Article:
My boss had some problems on his PC after installing some tools onto it and upon further diagnosis it appeared to be that the .Net Framework had been corrupted. We did all the usual things of looking in "Add/Remove Programs" etc, adding service packs etc all to no avail. I then came across this blog entry and a fix started to come to light
How to repair the .NET Framework 2.0 and 3.0 on Windows Vista
Since the Windows Vista public launch in January 2007, I have been receiving questions about how to repair the .NET Framework 2.0 and 3.0 to try to resolve various bugs. As I previously described here, the 2.0 and 3.0 versions are installed as OS components on Windows Vista and do not appear in the Programs and Features (formerly known as Add/Remove Programs) control panel.
Many of the customers I have heard from have tried to use the .NET Framework cleanup tool, but it does not list the .NET Framework 2.0 as a valid removal option when it is run on Windows Vista. This is by design - the cleanup tool does not offer the option to remove any version of the .NET Framework that is an OS component on the OS it is being run on.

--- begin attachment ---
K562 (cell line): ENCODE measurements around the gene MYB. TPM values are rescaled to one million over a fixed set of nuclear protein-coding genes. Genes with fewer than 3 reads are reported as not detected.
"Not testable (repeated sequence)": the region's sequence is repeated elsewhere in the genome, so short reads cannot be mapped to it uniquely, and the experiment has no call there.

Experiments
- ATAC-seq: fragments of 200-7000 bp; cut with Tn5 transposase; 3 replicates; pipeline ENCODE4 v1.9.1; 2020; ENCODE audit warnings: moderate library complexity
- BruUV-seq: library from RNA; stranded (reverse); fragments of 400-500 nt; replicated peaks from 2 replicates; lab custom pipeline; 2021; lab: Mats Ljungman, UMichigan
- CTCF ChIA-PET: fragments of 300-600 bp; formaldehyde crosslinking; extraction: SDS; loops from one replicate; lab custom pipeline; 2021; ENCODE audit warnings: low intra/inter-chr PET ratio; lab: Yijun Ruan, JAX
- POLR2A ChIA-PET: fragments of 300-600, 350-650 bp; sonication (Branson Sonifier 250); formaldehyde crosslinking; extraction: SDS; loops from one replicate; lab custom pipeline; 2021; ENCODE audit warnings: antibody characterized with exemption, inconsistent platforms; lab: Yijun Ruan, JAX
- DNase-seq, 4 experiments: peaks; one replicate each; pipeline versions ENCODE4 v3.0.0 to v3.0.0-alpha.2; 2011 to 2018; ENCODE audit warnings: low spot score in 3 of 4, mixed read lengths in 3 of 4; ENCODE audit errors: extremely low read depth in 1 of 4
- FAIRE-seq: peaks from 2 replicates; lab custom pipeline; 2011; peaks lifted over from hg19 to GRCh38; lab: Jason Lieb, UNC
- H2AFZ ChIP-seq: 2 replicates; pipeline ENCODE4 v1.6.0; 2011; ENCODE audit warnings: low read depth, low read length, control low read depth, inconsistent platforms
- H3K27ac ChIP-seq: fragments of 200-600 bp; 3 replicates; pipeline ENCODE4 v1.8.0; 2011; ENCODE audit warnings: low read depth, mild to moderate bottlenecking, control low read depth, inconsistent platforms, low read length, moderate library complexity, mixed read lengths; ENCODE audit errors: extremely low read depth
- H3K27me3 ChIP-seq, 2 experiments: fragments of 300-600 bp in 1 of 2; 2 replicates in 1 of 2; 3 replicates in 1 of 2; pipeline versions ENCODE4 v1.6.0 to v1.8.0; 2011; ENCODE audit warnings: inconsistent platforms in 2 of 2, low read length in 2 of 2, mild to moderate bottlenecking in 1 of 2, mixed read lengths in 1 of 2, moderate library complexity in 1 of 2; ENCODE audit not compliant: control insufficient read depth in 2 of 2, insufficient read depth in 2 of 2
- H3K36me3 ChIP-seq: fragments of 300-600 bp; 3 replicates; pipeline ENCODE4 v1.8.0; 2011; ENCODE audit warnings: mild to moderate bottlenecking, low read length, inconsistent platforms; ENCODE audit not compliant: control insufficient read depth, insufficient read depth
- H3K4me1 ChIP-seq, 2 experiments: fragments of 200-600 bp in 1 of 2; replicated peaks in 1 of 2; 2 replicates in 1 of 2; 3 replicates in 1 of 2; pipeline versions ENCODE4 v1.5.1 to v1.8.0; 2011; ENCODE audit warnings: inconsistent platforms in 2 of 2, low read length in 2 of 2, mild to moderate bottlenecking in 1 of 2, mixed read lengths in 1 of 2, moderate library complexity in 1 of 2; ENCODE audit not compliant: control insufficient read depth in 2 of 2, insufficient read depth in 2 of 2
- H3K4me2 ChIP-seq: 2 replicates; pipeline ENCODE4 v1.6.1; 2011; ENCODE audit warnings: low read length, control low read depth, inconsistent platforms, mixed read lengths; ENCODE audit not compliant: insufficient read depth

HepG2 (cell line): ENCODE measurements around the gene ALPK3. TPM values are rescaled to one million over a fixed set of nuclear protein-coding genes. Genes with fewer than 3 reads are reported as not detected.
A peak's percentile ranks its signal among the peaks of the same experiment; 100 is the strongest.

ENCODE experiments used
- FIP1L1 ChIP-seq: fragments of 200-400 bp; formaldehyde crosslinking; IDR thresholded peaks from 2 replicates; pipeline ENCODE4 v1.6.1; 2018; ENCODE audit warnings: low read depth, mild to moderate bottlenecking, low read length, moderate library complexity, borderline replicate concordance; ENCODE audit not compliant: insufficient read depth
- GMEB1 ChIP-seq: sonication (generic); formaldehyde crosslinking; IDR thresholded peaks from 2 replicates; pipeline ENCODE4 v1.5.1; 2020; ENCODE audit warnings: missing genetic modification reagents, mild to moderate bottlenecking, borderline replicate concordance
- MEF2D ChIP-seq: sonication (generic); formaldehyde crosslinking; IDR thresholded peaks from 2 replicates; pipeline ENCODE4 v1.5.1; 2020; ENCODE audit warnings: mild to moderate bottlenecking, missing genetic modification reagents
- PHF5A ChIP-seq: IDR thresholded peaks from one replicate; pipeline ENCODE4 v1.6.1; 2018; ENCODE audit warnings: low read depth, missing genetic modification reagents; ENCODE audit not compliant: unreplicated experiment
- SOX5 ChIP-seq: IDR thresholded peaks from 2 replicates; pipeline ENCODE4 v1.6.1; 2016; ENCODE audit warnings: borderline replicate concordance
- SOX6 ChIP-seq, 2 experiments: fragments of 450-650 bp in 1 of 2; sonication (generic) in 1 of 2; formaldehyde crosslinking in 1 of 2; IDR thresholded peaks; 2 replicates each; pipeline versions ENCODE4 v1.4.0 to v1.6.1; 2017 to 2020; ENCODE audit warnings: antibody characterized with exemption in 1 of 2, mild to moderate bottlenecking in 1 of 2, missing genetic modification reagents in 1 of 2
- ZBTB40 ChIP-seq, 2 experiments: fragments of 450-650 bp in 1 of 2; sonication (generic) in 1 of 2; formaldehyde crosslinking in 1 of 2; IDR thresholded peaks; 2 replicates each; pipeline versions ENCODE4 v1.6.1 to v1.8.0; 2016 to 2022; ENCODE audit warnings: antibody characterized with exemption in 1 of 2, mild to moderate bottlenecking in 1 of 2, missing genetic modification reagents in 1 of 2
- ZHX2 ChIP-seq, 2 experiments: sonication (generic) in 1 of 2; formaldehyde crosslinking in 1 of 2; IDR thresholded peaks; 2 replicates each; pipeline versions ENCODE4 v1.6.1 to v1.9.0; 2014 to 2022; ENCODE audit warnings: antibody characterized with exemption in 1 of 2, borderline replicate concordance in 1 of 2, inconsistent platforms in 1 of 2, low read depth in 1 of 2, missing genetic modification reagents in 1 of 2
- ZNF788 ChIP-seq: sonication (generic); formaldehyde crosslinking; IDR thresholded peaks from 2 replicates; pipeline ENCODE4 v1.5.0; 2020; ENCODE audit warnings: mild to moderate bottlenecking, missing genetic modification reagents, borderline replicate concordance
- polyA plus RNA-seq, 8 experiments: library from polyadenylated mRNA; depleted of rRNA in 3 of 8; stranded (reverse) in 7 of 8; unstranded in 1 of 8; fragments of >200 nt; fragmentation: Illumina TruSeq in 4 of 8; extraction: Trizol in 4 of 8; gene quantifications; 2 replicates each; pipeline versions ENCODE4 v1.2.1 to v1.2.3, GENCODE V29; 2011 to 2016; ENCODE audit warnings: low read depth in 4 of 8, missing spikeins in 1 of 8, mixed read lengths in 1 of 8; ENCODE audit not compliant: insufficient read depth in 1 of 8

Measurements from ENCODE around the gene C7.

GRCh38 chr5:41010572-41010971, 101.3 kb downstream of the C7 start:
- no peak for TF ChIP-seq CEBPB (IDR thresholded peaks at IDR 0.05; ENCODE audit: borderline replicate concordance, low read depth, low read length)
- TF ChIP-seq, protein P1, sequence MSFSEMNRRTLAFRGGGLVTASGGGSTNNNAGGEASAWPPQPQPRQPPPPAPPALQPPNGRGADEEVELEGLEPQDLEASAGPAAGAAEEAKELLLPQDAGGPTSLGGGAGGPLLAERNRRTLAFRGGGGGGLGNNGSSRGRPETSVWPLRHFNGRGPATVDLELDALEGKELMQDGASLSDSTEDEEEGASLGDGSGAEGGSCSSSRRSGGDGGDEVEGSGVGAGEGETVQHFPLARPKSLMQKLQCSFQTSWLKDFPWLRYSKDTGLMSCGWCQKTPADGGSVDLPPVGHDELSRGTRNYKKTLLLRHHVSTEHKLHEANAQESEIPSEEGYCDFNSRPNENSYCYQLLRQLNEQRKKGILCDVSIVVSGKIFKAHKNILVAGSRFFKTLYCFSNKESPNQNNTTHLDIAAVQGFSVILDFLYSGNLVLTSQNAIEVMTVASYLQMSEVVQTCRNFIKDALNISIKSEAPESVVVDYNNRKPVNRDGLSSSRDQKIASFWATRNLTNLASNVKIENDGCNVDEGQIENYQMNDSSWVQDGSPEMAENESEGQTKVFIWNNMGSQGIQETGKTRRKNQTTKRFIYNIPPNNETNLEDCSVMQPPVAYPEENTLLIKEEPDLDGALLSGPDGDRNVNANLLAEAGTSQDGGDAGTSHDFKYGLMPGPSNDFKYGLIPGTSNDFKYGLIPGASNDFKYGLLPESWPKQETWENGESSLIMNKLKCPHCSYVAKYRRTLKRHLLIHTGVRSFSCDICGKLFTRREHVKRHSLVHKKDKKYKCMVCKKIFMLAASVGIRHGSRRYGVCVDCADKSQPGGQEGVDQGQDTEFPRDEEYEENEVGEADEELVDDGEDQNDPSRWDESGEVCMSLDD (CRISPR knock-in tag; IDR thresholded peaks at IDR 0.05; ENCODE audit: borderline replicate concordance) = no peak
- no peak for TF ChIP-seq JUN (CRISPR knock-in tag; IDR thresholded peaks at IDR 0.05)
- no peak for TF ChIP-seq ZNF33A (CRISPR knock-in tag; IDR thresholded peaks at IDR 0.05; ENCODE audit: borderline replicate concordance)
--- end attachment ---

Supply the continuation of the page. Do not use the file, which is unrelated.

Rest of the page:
Aaron Stebner's WebLog : How to repair the .NET Framework 2.0 and 3.0 on Windows Vista
The important things seem to be:
- Don't use the clean up tool
- Try the command "sfc /scannow" from an elevated command prompt
- Repair the (V2) framework with the command "%windir%\Microsoft.NET\Framework\v2.0.50727\ngen.exe update" again from an elevated command prompt
The 1st item stops corruption, then 2nd checks the OS's binary (core internal files) are correct and matching their signatures and the final one re-creates all the "native" files from the IL code.
Fri, Feb 1 2008 7:32 AM